Divoom's Revo-3 speaker kit isn't that much of a looker. Two small vertically-oriented satellites and a larger subwoofer with a front LCD make up the entire system. The subwoofer is a weighty but plastic creature that doesn't do a whole lot but look cheap, especially when you look at the side and realise you can see directly into the circuit boards within. The speakers themselves have a black wood finish, but it's the cheap hollow MDF that we suspect won't age well.
The remote for the Revo-3 is very simple indeed, with controls for muting, volume and bass only. That doesn't give you a lot of control, but on the plus side you're unlikely to hit the wrong button, simply because there aren't that many of them.
The Revo-3 is a 2.1-channel speaker system with a claimed RMS output of 60W from two 30W satellite speakers. That's moderately powerful for what's basically a set of PC speakers, something that's confirmed by the connectivity options at the rear. These comprise stereo RCA inputs and outputs, with a provided cable for connecting up to 3.5mm inputs. In other words, they're OK for PC gaming, iPods and some TV sets, but not so much (as is claimed on the box) for most video game systems.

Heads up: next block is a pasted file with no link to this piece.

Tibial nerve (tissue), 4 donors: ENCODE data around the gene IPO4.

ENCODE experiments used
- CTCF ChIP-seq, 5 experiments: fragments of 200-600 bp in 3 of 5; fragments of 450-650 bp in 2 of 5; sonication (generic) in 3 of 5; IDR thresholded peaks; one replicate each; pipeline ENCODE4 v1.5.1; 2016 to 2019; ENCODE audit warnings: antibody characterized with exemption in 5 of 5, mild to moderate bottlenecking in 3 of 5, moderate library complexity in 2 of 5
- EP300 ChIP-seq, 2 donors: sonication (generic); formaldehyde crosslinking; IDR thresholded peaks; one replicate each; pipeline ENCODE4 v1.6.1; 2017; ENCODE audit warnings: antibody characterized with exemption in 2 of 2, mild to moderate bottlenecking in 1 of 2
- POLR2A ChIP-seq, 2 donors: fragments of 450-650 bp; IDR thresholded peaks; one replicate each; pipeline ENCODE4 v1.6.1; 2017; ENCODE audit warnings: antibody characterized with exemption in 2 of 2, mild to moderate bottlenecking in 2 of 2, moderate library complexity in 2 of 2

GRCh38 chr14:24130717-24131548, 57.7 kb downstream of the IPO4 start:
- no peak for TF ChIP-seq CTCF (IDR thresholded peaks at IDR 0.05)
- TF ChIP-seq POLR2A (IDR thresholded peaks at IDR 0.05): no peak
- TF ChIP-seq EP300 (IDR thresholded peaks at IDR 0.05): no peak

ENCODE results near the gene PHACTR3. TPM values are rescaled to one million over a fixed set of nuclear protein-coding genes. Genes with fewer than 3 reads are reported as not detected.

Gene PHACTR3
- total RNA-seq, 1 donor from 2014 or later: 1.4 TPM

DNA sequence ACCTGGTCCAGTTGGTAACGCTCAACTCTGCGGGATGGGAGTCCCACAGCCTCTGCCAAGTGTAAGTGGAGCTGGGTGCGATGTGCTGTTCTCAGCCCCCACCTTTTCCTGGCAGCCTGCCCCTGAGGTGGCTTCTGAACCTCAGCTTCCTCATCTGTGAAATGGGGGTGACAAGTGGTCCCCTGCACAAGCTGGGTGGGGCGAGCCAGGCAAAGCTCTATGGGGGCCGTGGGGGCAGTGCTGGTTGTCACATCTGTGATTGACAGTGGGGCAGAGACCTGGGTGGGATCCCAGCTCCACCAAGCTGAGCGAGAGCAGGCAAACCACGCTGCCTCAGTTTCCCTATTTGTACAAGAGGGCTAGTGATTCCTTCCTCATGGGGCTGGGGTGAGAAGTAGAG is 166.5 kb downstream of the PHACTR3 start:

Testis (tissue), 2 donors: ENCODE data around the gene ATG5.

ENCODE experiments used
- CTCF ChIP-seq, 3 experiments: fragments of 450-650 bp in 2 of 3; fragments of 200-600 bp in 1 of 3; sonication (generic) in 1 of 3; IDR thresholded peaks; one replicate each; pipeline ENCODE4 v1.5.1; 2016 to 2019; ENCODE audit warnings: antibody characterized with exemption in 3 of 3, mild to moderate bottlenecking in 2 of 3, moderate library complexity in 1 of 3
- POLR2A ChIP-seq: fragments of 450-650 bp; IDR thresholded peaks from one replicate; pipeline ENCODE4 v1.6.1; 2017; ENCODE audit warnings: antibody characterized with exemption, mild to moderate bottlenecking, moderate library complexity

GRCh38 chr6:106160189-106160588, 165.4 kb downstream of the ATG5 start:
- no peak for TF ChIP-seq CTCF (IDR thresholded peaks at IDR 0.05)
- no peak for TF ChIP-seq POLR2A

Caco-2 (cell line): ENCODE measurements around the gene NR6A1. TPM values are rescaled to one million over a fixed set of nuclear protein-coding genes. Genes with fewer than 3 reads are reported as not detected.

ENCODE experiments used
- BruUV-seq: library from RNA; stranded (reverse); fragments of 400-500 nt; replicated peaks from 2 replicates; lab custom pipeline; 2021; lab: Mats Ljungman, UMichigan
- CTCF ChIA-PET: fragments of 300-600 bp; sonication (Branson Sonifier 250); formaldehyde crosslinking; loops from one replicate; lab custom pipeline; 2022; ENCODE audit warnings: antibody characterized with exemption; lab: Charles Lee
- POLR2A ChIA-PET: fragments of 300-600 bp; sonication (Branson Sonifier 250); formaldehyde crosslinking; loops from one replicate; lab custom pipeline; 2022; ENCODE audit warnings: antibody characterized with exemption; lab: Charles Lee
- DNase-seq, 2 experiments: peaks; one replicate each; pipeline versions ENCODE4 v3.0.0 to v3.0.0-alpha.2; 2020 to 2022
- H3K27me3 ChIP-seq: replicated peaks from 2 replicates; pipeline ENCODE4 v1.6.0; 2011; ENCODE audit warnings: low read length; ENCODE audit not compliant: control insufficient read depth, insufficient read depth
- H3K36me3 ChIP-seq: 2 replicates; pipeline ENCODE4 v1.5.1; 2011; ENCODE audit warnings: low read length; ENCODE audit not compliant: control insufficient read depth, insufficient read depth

All of this might sound like we're very down on the Revo-3 kit, but to be fair, it's not an expensive system, and in our tests it performed almost exactly as you'd expect an inexpensive kit to do. For gaming, the additional bass control makes headshots particularly meaty, and in a small bedroom or small office/home office setting a 2.1-channel system is often enough to cover most audio bases. The simplest thing to say about the Revo-3 is that it gave out ordinary sound. We've heard worse from similar speakers in this price range, and if you do want speakers with a fair bit of power, you could do a lot worse.
There are few small quirks we genuinely disliked. The front panel display is large, but when you first switch it on it will sit there doing utterly nothing, even while sound pumps through it. In our tests, it would only fire up if we pumped up the bass level, and then every time we powered down the speakers it would lose that bass setting. A minor quirk, but an irritating one nonetheless.
The Revo-3 is a good example of that old chestnut about getting what you pay for. If you want immersive multi-channel sound and have the dollars to spend on it, go for that. If you're more budget constrained and your needs are more modest, then it's worthwhile.